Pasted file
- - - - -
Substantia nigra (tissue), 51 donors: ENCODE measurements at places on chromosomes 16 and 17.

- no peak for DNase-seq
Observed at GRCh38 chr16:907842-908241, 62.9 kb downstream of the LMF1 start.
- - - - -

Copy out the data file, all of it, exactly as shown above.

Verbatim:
Substantia nigra (tissue), 51 donors: ENCODE measurements at places on chromosomes 16 and 17.

- no peak for DNase-seq
Observed at GRCh38 chr16:907842-908241, 62.9 kb downstream of the LMF1 start.